"I think for teenage girls, there's a lot of change in that period of life - hormonal, social pressure, expectations of parents, family, getting good grades, society's pressure to act a certain way, look a certain way. You put that all together in adolescence and you really have a lot of people who have difficulty coping with that," said Jennifer Fabrizio, a clinical psychologist at Children's Safe Harbor, a collaboration between Harbor Behavioral Health Care and Toledo Children's Hospital.
Cutting seems to be less common among minority children, which some experts say could be because of a closer family structure and support network among those groups.
"It's mostly more affluent, white, middle-class kids," Mr. Anderson said. "It's typically kind of the quiet kid," he continued. "They're usually not your serious acting-out kids. It's the ones who are internalizing it."
When Brittany, a Bowling Green State University freshman who asked that her last name not be used, first cut herself, it was a reaction to events in her life that she saw spiraling out of control as she entered college. She'd read about cutting in Elizabeth Wurtzel's Prozac Nation and felt like she'd run out of options.
"I guess I got depressed when I got here," she said. "I didn't know anybody. I was having problems at home and problems with a certain guy I was seeing. I didn't have anybody here that I could talk to about it, so one day I just picked up a pair of scissors and I mostly just cut my forearms."
A few months later, she had 30 scars.
"It didn't hurt," she said. "Actually, it made me feel better. I guess it's just kind of a way to release your feelings without yelling."
Cutting doesn't have to be a call for attention, but that can be part of it. The first time Ruthanna cut herself a few years ago, it was at her family's dining room table with a kitchen knife while her family was home.
"I kind of wanted to see if anyone would notice," she said.
They didn't. It took more than two years before others saw beneath her cuff bracelets and makeup and her excuses of being scraped by a dog or getting in a fight that she used for cover. By then, there were horizontal scars most of the way up her arm, and she started cutting in less obvious places, like her stomach and legs.
It became a kind of ritual. She cut herself a few times a week, usually in her bedroom or bathroom with clothes or bandages nearby to sop up the copious amounts of blood. Sometimes she did it away from home when the urge became irresistible. On those occasions, she would use a sharp object she kept in her pocket or grab a knife from someone's kitchen.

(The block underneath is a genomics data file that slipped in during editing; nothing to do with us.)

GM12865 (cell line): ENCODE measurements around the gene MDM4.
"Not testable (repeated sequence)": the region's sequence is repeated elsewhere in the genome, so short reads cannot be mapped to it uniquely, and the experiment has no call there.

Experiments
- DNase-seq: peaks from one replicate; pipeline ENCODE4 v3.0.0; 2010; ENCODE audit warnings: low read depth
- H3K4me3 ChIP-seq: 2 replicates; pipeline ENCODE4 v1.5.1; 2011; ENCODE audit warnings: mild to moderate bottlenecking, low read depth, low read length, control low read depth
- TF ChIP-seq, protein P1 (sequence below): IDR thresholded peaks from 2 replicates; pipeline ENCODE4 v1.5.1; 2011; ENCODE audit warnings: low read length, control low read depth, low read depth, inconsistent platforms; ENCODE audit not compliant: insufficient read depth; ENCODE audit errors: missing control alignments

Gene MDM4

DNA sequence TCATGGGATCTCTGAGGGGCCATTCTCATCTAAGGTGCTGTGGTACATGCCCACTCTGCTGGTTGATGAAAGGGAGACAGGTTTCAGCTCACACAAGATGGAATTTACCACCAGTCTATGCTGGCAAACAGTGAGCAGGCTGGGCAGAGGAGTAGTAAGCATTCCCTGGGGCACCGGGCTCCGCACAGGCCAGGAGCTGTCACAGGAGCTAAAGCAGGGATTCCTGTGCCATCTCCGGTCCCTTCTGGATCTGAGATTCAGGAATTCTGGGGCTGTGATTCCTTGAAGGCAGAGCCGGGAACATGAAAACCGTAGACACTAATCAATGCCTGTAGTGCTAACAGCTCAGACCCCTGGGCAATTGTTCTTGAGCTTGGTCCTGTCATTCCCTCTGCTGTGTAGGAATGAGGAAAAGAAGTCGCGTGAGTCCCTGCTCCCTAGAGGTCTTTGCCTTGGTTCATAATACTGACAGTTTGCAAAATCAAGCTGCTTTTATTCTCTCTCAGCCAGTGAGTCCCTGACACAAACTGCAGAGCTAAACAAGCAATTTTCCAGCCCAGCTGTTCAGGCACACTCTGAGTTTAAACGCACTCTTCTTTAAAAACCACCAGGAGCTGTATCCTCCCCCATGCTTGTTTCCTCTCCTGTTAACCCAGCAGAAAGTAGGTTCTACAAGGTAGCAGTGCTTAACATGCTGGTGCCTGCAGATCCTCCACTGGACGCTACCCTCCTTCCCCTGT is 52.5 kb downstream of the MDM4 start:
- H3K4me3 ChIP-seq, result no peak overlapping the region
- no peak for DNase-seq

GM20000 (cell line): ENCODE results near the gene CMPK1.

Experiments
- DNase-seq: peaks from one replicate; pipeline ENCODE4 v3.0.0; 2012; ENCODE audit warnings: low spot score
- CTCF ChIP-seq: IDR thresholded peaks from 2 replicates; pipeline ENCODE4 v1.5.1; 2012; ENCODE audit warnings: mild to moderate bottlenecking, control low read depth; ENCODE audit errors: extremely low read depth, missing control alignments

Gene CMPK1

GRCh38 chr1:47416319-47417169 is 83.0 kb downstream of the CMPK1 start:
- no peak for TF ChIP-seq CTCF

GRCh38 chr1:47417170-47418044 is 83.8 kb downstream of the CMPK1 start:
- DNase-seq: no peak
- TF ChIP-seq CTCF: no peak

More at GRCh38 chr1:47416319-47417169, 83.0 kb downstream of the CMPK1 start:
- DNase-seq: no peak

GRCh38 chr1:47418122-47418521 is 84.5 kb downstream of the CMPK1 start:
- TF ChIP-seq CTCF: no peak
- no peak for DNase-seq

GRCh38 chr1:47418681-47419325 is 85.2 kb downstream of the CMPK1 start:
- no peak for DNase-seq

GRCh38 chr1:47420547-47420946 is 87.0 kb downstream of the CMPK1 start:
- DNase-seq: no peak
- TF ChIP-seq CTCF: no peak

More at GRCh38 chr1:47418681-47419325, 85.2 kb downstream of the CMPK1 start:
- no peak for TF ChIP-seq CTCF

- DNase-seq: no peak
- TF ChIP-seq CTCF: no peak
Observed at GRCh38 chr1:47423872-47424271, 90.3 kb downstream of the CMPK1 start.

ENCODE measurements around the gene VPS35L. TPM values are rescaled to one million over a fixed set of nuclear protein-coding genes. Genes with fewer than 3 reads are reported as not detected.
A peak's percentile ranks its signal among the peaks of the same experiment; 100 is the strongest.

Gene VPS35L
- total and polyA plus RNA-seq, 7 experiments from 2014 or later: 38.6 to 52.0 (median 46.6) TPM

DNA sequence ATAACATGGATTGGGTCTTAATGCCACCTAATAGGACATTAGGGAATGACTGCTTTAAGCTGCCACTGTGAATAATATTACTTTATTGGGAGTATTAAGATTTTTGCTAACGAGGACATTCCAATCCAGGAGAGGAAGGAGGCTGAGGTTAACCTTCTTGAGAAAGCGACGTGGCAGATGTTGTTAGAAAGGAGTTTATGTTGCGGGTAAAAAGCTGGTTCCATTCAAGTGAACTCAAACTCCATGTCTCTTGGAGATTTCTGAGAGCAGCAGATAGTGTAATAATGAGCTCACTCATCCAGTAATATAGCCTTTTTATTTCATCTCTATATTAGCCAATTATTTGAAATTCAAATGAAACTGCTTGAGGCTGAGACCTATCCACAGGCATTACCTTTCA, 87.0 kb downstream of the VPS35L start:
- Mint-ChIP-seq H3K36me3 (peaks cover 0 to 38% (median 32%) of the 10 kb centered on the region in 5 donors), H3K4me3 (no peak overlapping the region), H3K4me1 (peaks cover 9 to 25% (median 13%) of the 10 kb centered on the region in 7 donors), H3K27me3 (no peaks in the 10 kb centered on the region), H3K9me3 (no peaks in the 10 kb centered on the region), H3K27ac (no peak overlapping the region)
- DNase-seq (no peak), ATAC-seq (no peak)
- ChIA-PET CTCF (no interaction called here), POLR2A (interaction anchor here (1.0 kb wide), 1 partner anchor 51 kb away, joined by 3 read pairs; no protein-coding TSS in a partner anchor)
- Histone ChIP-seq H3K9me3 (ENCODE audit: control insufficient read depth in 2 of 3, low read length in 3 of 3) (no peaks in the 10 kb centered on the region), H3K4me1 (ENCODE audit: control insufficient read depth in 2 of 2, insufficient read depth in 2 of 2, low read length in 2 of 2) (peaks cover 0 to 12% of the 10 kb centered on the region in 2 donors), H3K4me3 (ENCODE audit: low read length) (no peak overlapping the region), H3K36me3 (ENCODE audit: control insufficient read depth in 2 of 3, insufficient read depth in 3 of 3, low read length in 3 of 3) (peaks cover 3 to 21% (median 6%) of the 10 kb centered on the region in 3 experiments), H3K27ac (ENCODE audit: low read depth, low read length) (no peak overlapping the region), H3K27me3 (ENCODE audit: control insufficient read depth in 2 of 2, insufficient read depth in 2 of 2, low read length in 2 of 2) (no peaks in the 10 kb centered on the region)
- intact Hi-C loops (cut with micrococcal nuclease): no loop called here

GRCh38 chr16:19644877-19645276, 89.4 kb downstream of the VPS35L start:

It's not that she and other cutters are trying to kill themselves. That can be an issue for cutters - Ruthanna did have suicidal episodes and said she once swallowed a bottle of pills - but many who end up in the hospital only do so because they've accidentally cut too deep.
"The intent is: I don't want to end it, I just want to reduce it. I want to reduce the pain that I'm experiencing," said Mr. Anderson, the licensed counselor.
It's usually a hidden practice - cuts in places that aren't readily seen, wounds that won't heal hidden by long sleeves in the summertime.
That's why Dr. James Kettinger, a physician at BGSU's Student Health Services, suspects there are many more than the five to 10 students he sees with the problem each academic year. He brings it up especially when he's talking to students with mood disorders.
"I ask the question a lot these days," he said.
Treatment often includes counseling and coping strategies. Clean your room, listen to music, write things down, exercise - anything to deal with the internal pressure without resorting to razors. Identifying and treating the underlying condition at the root of the cutting are important too.
Karen Conterio and Wendy Lader, authors of the book Bodily Harm, have established a clinic in Illinois tailored to the problem. The program, S.A.F.E. (Self-Abuse Finally Ends) Alternatives, is a small one that works for 30 days with people who have a history of self-injury.
It provides a psychiatrist for medical management, requires writing exercises that ask cutters to outline alternatives to their behavior, and facilitates communication and family therapy.
"I tell parents not to understand it per se but to appreciate anyone who would go to that length of masking pain or managing pain. They're in a lot of pain," Ms. Conterio said.
The BGSU student said she decided to stop cutting when a friend said how much he worried for her.
"That's when I realized that I couldn't keep going on like this," she said. "It's college. I'm supposed to be having fun, not sitting in my room cutting myself."
Ruthanna never sought help until she was caught.
"I've started seeing about how my pain affects other people, how people I didn't know cared, actually cared," she said. "I want a lot more than cutting myself for the rest of my life."
She hasn't cut herself in months, but she was admitted into the Kobacker Center's inpatient program at the Medical University of Ohio once when she didn't think she could hold off much longer.
When she made those first cuts a few years ago, she never would have guessed it could come to this.
"I never really thought I would actually do it until it happened, and it shocked me that I did it," she said. "It became kind of something I enjoyed. Most people, they need a cigarette. I would need to cut myself."
Now she's discovered, too late, it's not the kind of urge that goes away easily.
"For a long time, I would just be in school and I'd sit there and I'd fantasize about how wonderful it would feel to just cut away and have the thrill of it again," she said. "It's actually a really hard thing not to do it."
Contact Ryan E. Smith at: email@example.com or 419-724-6103.